The Big Money on what Twitter did to Toyota:
Think about it: Prior to the advent of rapidly updated social media, bad news about cars seeped out at the local level. A pattern of accidents here. A sudden uptick in complaints to dealerships there. Like pre-9/11 intel—and, well, like post-9/11 intel—it was difficult to connect the dots. Sufficient evidence to warrant even a NHTSA investigation could take years to organize. Deadly cars could remain on the road for far too long, as an automaker sought to control the damage before the recall news broke nationally.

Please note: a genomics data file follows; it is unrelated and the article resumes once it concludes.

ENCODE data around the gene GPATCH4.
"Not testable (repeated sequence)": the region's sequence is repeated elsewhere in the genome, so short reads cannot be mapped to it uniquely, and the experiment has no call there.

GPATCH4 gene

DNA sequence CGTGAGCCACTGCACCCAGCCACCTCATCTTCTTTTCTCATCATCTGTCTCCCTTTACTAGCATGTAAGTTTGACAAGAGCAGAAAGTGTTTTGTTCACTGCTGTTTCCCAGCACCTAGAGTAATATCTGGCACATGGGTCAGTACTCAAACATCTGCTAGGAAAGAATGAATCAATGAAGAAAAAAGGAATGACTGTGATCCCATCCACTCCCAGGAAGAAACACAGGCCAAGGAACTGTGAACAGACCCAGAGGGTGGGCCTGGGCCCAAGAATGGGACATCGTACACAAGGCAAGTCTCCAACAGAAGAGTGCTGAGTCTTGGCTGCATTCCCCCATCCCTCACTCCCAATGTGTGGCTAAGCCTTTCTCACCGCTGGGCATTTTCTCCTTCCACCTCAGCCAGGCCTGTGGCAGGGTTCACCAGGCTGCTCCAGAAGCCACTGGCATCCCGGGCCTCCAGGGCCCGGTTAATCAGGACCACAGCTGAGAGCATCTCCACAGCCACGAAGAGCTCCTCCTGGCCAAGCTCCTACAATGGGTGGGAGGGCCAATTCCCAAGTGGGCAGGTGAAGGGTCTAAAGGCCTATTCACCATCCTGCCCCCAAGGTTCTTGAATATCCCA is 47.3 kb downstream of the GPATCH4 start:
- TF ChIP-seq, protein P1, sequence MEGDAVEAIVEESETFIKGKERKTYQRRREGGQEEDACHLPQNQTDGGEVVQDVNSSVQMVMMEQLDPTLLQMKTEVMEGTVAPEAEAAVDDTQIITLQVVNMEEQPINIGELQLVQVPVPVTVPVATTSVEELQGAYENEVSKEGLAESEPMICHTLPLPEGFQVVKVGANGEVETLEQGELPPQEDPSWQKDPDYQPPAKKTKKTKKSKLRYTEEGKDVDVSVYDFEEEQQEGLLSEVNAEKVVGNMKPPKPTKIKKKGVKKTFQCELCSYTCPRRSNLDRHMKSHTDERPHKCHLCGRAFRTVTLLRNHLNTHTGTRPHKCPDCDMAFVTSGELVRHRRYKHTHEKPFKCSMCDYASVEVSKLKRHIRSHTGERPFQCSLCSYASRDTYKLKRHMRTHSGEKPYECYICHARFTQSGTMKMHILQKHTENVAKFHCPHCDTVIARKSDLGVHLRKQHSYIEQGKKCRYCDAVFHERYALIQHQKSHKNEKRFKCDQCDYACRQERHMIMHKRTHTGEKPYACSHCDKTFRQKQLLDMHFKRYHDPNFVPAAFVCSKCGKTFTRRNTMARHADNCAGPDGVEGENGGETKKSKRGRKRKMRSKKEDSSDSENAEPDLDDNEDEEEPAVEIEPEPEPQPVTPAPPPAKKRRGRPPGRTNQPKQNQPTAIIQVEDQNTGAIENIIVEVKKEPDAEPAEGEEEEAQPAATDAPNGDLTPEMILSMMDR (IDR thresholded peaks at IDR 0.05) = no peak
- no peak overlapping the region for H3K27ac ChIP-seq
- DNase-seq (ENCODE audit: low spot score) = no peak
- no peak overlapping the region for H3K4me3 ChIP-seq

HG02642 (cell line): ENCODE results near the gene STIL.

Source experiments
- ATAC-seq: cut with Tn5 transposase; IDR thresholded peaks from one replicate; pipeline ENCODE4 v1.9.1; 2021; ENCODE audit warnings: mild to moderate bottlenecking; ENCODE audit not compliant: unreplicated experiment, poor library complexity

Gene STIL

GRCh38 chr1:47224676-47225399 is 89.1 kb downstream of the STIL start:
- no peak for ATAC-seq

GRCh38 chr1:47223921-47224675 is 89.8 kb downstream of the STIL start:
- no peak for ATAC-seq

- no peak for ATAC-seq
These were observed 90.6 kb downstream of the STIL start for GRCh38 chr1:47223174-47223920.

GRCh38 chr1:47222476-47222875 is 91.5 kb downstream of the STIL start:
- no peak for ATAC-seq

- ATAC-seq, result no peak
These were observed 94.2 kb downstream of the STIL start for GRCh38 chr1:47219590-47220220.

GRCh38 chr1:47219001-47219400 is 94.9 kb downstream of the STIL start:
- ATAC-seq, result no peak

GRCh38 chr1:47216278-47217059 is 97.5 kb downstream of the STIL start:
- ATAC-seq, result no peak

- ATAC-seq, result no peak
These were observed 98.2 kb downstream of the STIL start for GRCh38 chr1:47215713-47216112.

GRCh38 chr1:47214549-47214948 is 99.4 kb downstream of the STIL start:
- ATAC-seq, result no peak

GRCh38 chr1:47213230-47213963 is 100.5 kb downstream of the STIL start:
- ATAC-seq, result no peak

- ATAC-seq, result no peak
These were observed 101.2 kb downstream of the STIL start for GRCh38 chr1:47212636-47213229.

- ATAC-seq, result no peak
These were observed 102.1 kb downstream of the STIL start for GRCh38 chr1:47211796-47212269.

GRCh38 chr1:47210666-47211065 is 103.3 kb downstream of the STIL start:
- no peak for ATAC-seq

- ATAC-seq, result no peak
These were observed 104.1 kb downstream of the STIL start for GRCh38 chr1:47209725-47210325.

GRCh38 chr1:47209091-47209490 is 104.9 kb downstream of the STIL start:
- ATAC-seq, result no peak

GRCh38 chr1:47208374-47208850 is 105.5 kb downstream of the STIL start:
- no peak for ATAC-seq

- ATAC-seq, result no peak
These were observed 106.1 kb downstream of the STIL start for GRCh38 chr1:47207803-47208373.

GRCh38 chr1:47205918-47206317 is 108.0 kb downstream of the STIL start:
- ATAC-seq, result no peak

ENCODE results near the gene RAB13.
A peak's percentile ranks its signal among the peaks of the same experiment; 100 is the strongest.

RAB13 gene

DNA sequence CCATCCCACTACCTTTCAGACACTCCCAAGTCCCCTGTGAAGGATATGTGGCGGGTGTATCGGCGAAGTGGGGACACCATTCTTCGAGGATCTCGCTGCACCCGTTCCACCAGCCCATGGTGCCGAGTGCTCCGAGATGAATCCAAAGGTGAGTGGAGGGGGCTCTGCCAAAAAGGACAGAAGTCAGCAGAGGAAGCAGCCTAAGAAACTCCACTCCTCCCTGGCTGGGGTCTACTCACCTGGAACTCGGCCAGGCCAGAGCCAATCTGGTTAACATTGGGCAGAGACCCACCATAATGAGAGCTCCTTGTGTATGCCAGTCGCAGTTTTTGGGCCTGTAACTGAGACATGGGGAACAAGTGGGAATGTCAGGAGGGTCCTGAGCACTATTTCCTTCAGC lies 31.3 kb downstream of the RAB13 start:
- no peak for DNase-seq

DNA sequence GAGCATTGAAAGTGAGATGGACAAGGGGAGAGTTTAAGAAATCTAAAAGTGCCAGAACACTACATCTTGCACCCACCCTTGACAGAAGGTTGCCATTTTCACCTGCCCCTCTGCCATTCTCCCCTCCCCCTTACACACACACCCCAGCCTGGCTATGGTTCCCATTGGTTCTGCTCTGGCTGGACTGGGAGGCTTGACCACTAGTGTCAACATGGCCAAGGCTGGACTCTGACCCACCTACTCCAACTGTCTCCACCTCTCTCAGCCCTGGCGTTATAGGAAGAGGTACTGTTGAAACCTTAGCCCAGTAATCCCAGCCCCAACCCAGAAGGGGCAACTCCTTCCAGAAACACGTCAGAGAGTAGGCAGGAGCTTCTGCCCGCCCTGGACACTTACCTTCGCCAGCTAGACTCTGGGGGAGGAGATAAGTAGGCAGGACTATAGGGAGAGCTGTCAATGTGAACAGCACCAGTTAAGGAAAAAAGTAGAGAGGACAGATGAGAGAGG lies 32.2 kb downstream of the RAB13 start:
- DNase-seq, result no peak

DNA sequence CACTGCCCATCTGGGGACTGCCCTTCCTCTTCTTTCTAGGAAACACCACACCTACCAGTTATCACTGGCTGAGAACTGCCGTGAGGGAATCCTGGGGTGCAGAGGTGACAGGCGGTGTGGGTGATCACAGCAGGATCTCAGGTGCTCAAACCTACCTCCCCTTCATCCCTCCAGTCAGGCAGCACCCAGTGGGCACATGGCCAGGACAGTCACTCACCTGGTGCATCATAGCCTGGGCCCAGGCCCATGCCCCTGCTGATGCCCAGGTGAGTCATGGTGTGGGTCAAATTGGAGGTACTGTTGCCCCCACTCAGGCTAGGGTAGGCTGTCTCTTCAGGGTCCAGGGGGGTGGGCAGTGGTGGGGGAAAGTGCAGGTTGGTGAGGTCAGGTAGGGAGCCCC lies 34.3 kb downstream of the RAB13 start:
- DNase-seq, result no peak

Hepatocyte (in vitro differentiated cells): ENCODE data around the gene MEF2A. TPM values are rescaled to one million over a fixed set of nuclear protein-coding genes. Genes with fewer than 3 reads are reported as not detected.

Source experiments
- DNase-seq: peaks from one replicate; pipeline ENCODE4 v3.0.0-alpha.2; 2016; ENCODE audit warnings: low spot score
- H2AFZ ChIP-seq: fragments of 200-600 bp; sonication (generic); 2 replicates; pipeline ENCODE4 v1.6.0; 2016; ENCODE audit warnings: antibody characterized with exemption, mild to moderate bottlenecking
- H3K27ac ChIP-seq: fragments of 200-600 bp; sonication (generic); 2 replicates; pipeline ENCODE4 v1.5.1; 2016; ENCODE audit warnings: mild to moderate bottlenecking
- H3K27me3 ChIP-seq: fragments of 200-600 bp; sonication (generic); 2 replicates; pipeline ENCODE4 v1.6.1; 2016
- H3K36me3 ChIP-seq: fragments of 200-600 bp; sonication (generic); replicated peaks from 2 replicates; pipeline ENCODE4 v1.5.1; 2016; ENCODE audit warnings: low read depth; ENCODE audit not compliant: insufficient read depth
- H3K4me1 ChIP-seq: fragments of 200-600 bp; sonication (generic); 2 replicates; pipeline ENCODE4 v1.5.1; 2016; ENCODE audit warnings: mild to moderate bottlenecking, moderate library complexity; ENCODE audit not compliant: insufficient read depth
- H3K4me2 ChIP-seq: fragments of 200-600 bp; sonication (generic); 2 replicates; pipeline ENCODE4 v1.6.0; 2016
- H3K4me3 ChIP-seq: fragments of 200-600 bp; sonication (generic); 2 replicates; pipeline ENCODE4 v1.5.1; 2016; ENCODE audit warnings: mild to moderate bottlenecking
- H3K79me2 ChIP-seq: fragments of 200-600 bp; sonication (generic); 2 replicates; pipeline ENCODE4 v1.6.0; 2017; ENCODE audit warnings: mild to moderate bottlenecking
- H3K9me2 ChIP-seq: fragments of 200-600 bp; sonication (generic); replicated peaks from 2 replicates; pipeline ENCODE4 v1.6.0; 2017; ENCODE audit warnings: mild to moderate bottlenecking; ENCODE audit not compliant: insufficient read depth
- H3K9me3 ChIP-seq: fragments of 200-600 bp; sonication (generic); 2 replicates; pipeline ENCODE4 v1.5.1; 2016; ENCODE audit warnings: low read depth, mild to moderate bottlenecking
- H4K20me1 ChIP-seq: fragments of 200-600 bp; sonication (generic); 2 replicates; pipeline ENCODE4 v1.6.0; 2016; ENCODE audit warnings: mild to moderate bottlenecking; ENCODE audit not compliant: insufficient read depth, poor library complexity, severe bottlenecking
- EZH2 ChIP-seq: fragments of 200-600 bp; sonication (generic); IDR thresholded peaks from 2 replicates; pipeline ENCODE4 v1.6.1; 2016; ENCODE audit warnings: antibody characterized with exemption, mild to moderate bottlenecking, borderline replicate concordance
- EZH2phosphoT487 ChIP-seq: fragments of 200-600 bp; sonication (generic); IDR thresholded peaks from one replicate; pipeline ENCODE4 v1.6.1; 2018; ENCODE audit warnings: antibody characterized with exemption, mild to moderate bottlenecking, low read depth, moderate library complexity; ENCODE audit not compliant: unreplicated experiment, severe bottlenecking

No more. Anyone with access to the Internet is now a micro-Nader, an antlike information-gathering-and-broadcasting agent who can contribute his experiences and interpretations to the data stream. This is why the Toyota recall has achieved brushfire velocity and stunned a company that, just two months ago, was literally on top of the world, with the most loyal customer base arguably ever assembled by a carmaker. With the monster recalls of the past, it was as if a manufacturer had been hit by a heavyweight punch. Reeling was followed by a determination to fight on, unless the company was knocked out (as Audi almost was). For Toyota in 2009, it was very, very different. This time, it wasn’t the big blow. It was death by a million tweets.